From the first moment on, it’s clear that the pairing of Julian Grant, composer, and Mark Campbell, librettist, is no ordinary collaboration. During a winter conference phone call, in which the conversation ranged from their families and childhoods to favorite films to, most importantly, their upcoming World Premiere with Boston Lyric Opera—The Nefarious, Immoral but Highly Profitable Enterprise of Mr. Burke & Mr. Hare—the two artists described an exciting and fruitful meeting of the minds that has grown into a partnership in the truest sense of the word. “We just have a lot of fun working together,” said Grant. “I’ve never really felt that it was work.”
Based on true events, The Nefarious, Immoral but Highly Profitable Enterprise of Mr. Burke & Mr. Hare—often referred to as Burke & Hare for short—is set in the bustling and fierce world of Edinburgh, Scotland, 1828. Anatomy dissections at the school of the renowned Dr. Robert Knox were popular—but fresh bodies were scarce. The opera follows the gruesome tale of two working-class men who discovered they could turn a pretty penny through murder, and of the “good” doctor who looked the other way. All told, Burke and Hare smothered more than a dozen victims, selling the bodies to Dr. Knox’s school, before they were caught and tried, in a case that riveted the United Kingdom.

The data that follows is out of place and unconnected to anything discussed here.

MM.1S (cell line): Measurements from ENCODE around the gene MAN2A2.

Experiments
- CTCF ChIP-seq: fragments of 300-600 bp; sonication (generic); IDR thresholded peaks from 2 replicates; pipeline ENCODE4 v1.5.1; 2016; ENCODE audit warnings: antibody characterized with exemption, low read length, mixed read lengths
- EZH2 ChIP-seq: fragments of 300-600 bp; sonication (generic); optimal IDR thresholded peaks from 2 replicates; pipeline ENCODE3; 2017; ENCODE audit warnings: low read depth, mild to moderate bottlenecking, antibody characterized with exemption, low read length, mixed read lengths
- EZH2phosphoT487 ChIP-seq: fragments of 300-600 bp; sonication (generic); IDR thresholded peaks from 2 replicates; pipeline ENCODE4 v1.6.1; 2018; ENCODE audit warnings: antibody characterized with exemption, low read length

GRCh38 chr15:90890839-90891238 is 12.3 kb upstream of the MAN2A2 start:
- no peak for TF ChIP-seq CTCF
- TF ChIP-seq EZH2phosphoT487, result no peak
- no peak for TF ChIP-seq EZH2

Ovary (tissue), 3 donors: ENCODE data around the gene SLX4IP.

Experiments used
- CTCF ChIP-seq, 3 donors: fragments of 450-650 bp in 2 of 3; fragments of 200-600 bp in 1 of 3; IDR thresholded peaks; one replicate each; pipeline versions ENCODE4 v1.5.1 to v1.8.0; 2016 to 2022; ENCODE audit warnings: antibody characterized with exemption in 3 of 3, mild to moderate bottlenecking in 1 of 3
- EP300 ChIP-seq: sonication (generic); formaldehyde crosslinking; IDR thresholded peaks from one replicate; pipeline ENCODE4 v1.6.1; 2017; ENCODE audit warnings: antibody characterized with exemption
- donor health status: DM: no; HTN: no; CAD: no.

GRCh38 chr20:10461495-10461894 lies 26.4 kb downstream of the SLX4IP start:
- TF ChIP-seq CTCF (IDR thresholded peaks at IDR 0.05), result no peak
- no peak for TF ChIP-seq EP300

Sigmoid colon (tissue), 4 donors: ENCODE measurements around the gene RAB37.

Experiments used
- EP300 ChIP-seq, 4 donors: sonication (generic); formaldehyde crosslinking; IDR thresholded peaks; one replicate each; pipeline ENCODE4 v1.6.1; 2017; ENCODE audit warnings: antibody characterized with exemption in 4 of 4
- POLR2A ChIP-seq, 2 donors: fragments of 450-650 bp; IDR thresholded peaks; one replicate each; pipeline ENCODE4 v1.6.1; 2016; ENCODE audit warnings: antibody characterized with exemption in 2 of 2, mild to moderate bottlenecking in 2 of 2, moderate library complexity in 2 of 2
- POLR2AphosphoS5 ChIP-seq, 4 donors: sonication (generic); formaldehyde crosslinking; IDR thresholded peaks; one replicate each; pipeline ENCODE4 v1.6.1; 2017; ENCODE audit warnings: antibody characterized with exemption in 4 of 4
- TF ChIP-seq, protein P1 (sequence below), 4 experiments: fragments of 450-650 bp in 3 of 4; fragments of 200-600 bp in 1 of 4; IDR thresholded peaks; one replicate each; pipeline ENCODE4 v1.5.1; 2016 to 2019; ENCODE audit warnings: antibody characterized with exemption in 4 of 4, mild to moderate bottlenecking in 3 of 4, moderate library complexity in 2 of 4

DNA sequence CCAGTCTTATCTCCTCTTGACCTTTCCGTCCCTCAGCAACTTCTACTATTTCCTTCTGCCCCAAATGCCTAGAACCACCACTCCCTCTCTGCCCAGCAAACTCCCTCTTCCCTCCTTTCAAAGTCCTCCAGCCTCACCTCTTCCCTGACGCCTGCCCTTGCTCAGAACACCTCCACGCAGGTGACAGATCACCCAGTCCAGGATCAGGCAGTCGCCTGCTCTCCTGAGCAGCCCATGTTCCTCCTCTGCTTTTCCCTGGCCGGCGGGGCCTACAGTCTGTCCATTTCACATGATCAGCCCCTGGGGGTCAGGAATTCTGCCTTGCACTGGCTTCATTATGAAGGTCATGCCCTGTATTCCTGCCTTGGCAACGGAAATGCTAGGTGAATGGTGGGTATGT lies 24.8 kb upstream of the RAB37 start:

Grant and Campbell were brought together in 2012 by Diane Wondisford at Music-Theatre Group in Brooklyn, NY, which commissioned and developed Burke & Hare. Wondisford was working to get the rights to an unproduced Dylan Thomas screenplay on the subject, which was later adapted by Sir Ronald Harwood and released in 1985 as The Doctor and the Devils. Campbell agreed to work on spec for the project, and, when the screenplay rights weren’t obtained, he and Grant decided to continue working on the opera regardless and create an original libretto. “The early meetings that Julian and I had discussing this subject were some of the most fruitful, exciting meetings I’ve ever had,” Campbell remembered. “… I can’t even really properly credit either of us with all of the storytelling ideas; the collaboration was that fluid.”